anonymous
  • anonymous
\[\frac{1}{a}\tan^{-1}\left(\frac{u}{a}\right)+C\]
anonymous
  • anonymous
is this the one? is my formula right?
freckles
  • freckles
but a is 1 and we don't need the C because we have a definite integral
freckles
  • freckles
\[\int\limits_0^\infty \frac{1}{u^2+1} du=\lim_{z \rightarrow \infty}[\arctan(u)|_0^{z}]\]
anonymous
  • anonymous
Oh okay so arctan(e^x) ? with limits of 0 and inf
freckles
  • freckles
well if you change it back to arctan(e^(x)) then you need to go back to the original limits
anonymous
  • anonymous
So will the final answer be infinity?
freckles
  • freckles
no
freckles
  • freckles
\[\int\limits\limits_0^\infty \frac{1}{u^2+1} du=\lim_{z \rightarrow \infty}[\arctan(u)|_0^{z}] \\ =\lim_{z \rightarrow \infty}[\arctan(z)-\arctan(0)] \\ =\lim_{z \rightarrow \infty}\arctan(z)\] y=tan(x) on (-pi/2,pi/2) looks like: |dw:1438746457408:dw| so y=arctan(x) on (-inf,inf) looks like: |dw:1438746492037:dw|
freckles
  • freckles
so looking at this y=arctan(x) on (-inf,inf) in your graphing calculator you should see as x gets super large then the y values are approaching y=pi/2
freckles
  • freckles
anyways can you tell me the following limit: \[\lim_{z \rightarrow \infty}\arctan(z)\] it should be obvious from the graph and what I just said that this is ....
anonymous
  • anonymous
okay let me get this cllear for me
anonymous
  • anonymous
\[\left[\tan^{-1}\left(\frac{e^x}{1}\right)\right]\]
anonymous
  • anonymous
that's right? ^
freckles
  • freckles
if we put it back in terms of x then we have to go back to the original limits
anonymous
  • anonymous
okay -inf to +inf
freckles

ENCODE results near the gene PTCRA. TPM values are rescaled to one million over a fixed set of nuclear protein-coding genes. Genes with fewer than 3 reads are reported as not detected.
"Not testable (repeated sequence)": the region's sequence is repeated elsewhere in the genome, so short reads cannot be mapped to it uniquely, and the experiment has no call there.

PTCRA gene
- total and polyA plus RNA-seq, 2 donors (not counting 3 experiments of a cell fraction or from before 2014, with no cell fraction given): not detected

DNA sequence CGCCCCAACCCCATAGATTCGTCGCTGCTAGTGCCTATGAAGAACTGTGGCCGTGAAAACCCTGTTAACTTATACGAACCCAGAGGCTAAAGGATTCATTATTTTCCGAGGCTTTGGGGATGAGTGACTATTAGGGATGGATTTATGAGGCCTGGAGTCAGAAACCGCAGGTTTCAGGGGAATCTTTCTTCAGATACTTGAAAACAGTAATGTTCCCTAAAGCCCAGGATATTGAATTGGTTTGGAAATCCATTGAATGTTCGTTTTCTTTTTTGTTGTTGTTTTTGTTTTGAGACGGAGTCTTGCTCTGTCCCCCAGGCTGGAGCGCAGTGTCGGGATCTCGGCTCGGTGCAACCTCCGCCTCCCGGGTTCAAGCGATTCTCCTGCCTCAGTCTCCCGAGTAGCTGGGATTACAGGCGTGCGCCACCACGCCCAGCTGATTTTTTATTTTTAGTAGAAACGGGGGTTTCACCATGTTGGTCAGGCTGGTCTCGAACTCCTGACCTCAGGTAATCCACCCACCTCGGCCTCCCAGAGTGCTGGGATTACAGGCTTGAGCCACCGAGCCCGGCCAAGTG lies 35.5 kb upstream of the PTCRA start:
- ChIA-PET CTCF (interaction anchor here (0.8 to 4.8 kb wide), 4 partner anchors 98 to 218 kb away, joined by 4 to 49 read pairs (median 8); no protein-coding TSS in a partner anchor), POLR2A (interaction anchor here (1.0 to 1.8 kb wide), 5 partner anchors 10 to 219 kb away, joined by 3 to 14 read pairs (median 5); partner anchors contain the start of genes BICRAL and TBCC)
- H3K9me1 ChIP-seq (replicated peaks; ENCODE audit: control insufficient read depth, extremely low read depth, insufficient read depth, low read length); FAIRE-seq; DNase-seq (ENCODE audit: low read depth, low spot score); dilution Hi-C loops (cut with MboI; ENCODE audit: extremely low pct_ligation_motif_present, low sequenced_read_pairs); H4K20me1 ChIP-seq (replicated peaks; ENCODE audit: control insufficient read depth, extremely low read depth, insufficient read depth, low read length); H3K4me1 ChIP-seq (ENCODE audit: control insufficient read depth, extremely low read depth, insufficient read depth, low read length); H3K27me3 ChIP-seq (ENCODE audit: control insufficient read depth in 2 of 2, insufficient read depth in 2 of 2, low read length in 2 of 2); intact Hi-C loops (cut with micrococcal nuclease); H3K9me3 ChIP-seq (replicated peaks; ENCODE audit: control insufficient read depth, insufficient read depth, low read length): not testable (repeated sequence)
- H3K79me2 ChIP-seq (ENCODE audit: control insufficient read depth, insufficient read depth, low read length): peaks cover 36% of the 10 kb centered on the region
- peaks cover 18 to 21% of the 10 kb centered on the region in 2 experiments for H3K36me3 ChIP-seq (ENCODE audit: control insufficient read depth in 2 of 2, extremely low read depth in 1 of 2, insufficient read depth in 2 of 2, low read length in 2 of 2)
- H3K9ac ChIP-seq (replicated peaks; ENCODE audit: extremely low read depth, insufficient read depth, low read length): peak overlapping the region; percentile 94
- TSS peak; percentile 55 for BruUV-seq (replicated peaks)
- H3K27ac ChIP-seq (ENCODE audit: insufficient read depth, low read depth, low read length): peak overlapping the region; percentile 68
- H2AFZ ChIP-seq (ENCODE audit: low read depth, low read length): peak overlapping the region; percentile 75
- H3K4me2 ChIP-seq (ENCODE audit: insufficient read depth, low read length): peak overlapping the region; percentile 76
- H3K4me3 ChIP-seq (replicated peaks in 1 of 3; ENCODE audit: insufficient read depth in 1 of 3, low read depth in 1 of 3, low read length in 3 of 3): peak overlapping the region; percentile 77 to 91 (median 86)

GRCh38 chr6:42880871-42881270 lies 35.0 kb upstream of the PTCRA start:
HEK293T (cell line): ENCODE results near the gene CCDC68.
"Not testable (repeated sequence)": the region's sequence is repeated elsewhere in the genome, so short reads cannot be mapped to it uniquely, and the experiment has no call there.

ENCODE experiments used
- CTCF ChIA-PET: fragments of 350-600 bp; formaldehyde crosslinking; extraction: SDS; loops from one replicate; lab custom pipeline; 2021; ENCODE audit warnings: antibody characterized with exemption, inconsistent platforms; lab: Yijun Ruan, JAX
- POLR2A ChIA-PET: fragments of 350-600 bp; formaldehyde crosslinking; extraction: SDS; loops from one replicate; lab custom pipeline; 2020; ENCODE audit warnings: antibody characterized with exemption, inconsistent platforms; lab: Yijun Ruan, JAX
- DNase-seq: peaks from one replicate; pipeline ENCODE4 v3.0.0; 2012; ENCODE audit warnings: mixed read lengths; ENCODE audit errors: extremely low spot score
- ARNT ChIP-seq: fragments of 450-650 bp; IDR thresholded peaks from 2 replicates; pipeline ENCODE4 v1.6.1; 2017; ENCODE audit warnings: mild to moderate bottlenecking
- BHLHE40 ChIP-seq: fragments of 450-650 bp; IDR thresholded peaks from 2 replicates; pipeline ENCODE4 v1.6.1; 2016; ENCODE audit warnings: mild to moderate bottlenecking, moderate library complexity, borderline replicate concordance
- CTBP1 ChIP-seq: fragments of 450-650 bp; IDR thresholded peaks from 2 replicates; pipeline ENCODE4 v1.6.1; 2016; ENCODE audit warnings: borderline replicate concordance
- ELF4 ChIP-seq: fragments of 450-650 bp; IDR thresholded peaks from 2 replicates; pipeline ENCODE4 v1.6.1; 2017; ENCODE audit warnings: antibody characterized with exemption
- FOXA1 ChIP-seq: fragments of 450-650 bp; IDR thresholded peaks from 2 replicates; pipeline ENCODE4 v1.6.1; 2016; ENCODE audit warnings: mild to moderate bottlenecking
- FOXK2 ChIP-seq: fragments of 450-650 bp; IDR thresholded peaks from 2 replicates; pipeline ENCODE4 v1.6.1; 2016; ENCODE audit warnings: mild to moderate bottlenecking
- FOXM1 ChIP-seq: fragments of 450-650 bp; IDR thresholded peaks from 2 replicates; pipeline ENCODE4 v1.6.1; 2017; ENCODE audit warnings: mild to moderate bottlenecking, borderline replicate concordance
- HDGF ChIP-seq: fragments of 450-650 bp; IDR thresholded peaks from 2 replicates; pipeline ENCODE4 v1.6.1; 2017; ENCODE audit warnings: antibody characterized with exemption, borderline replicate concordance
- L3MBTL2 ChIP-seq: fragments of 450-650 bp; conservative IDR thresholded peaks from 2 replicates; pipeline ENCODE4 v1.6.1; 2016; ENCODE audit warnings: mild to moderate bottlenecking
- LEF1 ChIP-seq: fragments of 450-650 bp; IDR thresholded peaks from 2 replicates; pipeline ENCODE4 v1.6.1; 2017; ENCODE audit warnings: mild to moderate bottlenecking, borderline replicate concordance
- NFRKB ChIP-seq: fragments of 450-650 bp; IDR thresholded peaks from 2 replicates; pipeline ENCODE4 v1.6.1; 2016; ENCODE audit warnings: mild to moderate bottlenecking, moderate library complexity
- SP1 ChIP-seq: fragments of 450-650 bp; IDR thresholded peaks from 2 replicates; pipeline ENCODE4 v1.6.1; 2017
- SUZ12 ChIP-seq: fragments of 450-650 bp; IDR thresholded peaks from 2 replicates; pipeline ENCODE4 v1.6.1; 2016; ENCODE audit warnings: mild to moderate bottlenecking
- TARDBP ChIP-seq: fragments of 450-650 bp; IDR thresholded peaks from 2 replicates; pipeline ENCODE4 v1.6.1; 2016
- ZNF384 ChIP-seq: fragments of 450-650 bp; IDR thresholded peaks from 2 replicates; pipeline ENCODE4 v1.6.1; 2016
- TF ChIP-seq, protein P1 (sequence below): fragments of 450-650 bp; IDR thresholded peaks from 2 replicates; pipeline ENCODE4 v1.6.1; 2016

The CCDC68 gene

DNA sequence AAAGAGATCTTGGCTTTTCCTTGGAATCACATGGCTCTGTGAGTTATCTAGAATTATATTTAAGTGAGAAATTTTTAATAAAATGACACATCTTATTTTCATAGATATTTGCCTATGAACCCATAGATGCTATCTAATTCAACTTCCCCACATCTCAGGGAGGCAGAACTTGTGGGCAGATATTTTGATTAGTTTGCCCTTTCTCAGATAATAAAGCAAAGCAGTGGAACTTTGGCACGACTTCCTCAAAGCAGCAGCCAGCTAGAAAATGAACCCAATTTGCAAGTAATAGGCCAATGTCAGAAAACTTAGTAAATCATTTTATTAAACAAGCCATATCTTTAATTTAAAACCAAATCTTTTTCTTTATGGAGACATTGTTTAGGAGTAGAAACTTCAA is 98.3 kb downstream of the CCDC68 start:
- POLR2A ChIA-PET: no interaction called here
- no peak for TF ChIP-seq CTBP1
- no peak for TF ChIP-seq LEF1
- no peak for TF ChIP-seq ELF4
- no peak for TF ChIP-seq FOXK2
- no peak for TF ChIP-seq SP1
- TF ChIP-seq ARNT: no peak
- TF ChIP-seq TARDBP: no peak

• freckles
which is fine
freckles
  • freckles
but you will have to break that integral up
anonymous
  • anonymous
the -inf turns to 0
anonymous
  • anonymous
Hmmm break?
anonymous
  • anonymous
oh my this problem kind of hard lol sorry for not getting it quickly
freckles
  • freckles
\[\int\limits_{-\infty}^{\infty} \frac{1}{e^x+e^{-x} } dx \\ =\int\limits_{-\infty}^0 \frac{1}{e^{x}+e^{-x} } dx+\int\limits_0^\infty \frac{1}{e^{x}+e^{-x} } dx \\ \text{ check to see both integrals converge } \] which we know they will because we already seen the answer another way so the first integral will converge to the sum of the other two integrals in this case
freckles
  • freckles
\[= \lim_{u \rightarrow -\infty}[\arctan(e^{x})|_u^0]+\lim_{z \rightarrow \infty}[\arctan(e^{x})|_0^z]\]
anonymous
  • anonymous
the answer is pi/2
freckles
  • freckles
yes
anonymous
  • anonymous
I'm unsatisfied because by my logic the e^x reaches inf it means the answer is inf
anonymous
  • anonymous
it doesn't make sense pi/2 to me but ohwell
freckles
  • freckles
as x gets large then e^x gets large then arctan(getting super large)=?
freckles
  • freckles
|dw:1438747311900:dw| look at the graph of y=arctan(x) as x gets supper large y approaches pi/2
freckles
  • freckles
super!
anonymous
  • anonymous
oh I get by graph!!!
anonymous
  • anonymous
oh my does it mean I need to graph when I'm answering this kind of question, kind of tedious lol
anonymous
  • anonymous
but okay thankyou tho
freckles
  • freckles
well you eventually won't need to graph every thing you will just remember the end behavior of most graphs
freckles
  • freckles
the graph was more of me trying to convince you that it is pi/2 it is not needed in the answer
UnkleRhaukus
  • UnkleRhaukus
as the opposite side of a right angled triangle approaches infinitely greater in length than the adjacent side, the considered angle approaches 90° = π/2
anonymous
  • anonymous
I got it now I got now!! by chain rule

Looking for something else?

Not the answer you are looking for? Search for more explanations.